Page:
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New York City Ballet pays tribute to Jerome Robbins in honor of his 100th birthday
New York City Ballet's month-long fall season kicked off this week, and the eclectic lineup includes pieces by founder George Balanchine, new works by emerging choreographers and a farewell performance by retiring principal dancer Joaquin De Luz. But for fans who adore musicals as much as classical dance, the culmination of company's centennial tribute to the late Jerome Robbins is particularly exciting.
From the start of his prodigious career, Robbins was a master of Broadway and ballet. His very first ballet, Fancy Free, which launched his lauded collaboration with composer Leonard Bernstein, garnered effusive ovations at the old Metropolitan Opera House in April 1944. In December of that same year, the duo's On the Town opened on Broadway. Both men were just 26 years old.
For the next half century until his death in 1998, Robbins continued to thrive in commercial theatre (The King and I, Gypsy, West Side Story, Fiddler on the Roof) while simultaneously creating dozens of enduring works for leading ballet companies.
Robbins actually started out at Ballet Theatre (now American Ballet Theatre) at age 21, where he premiered Fancy Free and several other pieces. But on October 11, 1948 (which just happened to be his 30th birthday), he attended the now-legendary debut performance of New York City Ballet. He knew immediately that he wanted to be part of Balanchine's new troupe. Not long after, he joined NYCB as both a dancer and a choreographer, and was promoted to associate artistic director the next year. Robbins' creations have been an integral part of the company's repertory ever since.
After performing three weeks of his work this past spring, NYCB wraps up its Robbins celebration with a pair of dynamic programs. Robbins 100 (October 11-13) features his choreography to Debussy's Afternoon of a Faun and Chopin's Other Dances, plus Something to Dance About, a collection of his pieces for Broadway. Short Stories (October 10 and October 13) showcases Robbins' Fancy Free and West Side Story Suite alongside Balanchine's Prodigal Son.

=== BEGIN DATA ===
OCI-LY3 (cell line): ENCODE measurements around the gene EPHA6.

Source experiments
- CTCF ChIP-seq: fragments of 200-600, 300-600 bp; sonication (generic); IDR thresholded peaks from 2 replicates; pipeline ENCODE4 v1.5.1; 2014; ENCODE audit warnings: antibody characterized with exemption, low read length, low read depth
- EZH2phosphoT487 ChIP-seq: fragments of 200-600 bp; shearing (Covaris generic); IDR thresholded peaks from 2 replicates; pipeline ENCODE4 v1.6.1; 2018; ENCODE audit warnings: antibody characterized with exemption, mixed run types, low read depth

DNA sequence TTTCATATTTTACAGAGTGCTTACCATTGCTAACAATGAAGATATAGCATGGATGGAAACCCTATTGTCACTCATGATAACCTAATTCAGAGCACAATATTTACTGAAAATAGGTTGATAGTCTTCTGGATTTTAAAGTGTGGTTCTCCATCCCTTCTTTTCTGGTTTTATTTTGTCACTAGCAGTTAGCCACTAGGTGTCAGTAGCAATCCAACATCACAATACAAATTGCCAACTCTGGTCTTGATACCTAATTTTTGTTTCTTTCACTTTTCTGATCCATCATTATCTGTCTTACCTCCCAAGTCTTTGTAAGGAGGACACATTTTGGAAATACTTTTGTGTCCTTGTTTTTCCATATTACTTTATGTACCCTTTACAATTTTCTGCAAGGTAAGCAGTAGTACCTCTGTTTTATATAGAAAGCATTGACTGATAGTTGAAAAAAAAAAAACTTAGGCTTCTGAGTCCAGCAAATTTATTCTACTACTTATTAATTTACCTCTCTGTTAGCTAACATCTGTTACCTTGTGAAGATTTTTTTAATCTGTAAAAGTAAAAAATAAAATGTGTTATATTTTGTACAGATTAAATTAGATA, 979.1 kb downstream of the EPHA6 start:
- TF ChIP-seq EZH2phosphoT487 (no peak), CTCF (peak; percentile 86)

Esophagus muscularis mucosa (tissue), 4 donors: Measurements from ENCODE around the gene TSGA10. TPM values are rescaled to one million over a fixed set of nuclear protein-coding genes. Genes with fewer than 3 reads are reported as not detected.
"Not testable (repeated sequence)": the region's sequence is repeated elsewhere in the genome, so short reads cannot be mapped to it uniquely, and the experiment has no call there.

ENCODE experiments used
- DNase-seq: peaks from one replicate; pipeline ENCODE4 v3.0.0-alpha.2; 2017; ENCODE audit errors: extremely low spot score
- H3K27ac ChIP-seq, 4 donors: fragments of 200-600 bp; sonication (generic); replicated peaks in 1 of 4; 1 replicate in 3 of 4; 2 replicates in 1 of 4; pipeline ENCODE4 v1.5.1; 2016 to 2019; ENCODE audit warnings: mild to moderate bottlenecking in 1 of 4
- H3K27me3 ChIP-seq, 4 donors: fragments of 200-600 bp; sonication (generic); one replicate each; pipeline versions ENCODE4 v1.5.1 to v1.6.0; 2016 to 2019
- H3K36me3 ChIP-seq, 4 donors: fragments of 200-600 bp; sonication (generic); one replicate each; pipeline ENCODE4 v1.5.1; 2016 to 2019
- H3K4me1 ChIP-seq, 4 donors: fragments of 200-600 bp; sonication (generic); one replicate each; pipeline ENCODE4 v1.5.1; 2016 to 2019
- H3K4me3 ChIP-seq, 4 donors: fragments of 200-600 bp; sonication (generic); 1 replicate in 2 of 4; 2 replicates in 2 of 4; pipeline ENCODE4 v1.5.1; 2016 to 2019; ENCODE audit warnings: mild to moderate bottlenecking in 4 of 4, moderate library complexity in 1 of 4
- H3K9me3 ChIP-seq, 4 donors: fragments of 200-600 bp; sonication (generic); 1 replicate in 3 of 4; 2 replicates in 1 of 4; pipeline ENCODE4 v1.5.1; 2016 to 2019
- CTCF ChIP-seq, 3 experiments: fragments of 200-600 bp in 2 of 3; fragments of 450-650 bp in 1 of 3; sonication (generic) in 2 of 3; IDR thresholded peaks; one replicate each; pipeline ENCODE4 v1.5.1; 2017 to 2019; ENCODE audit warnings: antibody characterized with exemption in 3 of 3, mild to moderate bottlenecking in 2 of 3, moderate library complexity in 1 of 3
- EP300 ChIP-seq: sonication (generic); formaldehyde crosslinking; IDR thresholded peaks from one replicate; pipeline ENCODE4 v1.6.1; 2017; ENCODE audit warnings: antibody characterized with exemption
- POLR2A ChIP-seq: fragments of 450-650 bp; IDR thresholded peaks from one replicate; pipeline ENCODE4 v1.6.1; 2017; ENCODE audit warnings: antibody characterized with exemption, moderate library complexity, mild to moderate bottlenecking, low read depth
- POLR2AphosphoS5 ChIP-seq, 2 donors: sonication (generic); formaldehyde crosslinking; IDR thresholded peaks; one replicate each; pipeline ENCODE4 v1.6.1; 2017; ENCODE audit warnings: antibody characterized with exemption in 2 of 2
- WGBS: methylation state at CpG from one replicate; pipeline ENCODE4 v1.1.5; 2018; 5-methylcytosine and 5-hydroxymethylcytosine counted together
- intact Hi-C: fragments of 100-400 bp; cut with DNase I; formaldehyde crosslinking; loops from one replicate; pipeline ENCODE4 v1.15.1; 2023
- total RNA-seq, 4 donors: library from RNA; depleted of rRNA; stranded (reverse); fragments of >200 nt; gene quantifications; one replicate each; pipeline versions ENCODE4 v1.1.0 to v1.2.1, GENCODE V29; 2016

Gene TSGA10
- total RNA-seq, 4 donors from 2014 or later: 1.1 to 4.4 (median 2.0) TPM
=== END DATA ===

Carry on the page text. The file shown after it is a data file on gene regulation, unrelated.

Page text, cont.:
Christine Redpath, a former NYCB soloist, worked closely with Robbins. As a dancer, she experienced his notoriously tortuous creative process firsthand in the '70s, and later assisted him as he choreographed. Since 1984, she has been responsible for overseeing his NYCB legacy, helping dancers learn his work.
"His ballets, despite the process sometimes being long and arduous, felt good to dance," she says. She recalls Robbins' frequent comment, "easy, baby" as he encouraged the dancers to be their natural selves on stage. "He wanted you to dance with your partner, and the other people on stage, and to be relaxed -- to dance without worrying about technique so much," she says.
When Redpath teaches Robbins' choreography to dancers today, she tries to communicate that to the performers. "The steps they can pretty much manage -- they've been schooled very well," she says. "But they're still performing, which he didn't want. He wanted you to just dance."
NYCB principal dancer Tiler Peck is a veteran at performing Robbins' challenging choreography. "It's kind of incredible when you watch the different works and realize they were all made by one person," she says. Peck especially loves performing Fancy Free, Other Dances and Dances at a Gathering (Robbins' 1969 hour-long masterwork which NYCB is set to revive next spring) now that she's more mature. "When you're a young dancer, you think you need to give 100% in every step," she says. "Robbins' works is not very presentational. I feel like it's more just dancing for each other, and it's about being in the moment. It's hard to do 'nothing.' It's very much about relating to your partner. In Other Dances, it's just you, your partner and the pianist, and you guys are basically doing a trio together."
Something to Dance About, NYCB's lavish retrospective of the choreographer's Broadway work staged by Tony winner Warren Carlyle, is the centerpiece of the Robbins 100 program. It weaves together excerpts from a cavalcade of musicals, highlighting famous numbers as well as lesser-known ones. Peck is featured in sections from The King and I, Billion Dollar Baby and others. "I think Warren picked some of the best pieces to show Robbins' range," she says. "It was a hard task to be given, to do a tribute to him, but I think he paid really great respect to Robbins' work."
Although the 29 year old is too young to have worked with Robbins himself, Peck says she's gained a sense of the man through his choreography. Her enthusiasm for his output is a testament to the timelessness of his creations, which continue to enthrall new generations of dancers and audiences. "A lot of his roles that I perform feel so romantic," Peck says. "The Scherzo duet in Dances at a Gathering -- there is hardly anything better than that music and those steps. He had to have a sensitive side. You hear all these stories about how hard he was to work with, but there is something very caring and affectionate that flows through his work."
If you want even more Robbins, head to Lincoln Center where you can see American Ballet Theatre perform Fancy Free and Other Dances in October, and peruse the New York Public Library for the Performing Arts' exhibit Voice of My City: Jerome Robbins and New York, which opens on September 26.
Susan Reiter regularly covers dance for TDF Stages.
Top image: Tiler Peck and Joseph Gordon in NYCB's Fancy Free. Photos by Paul Kolnik.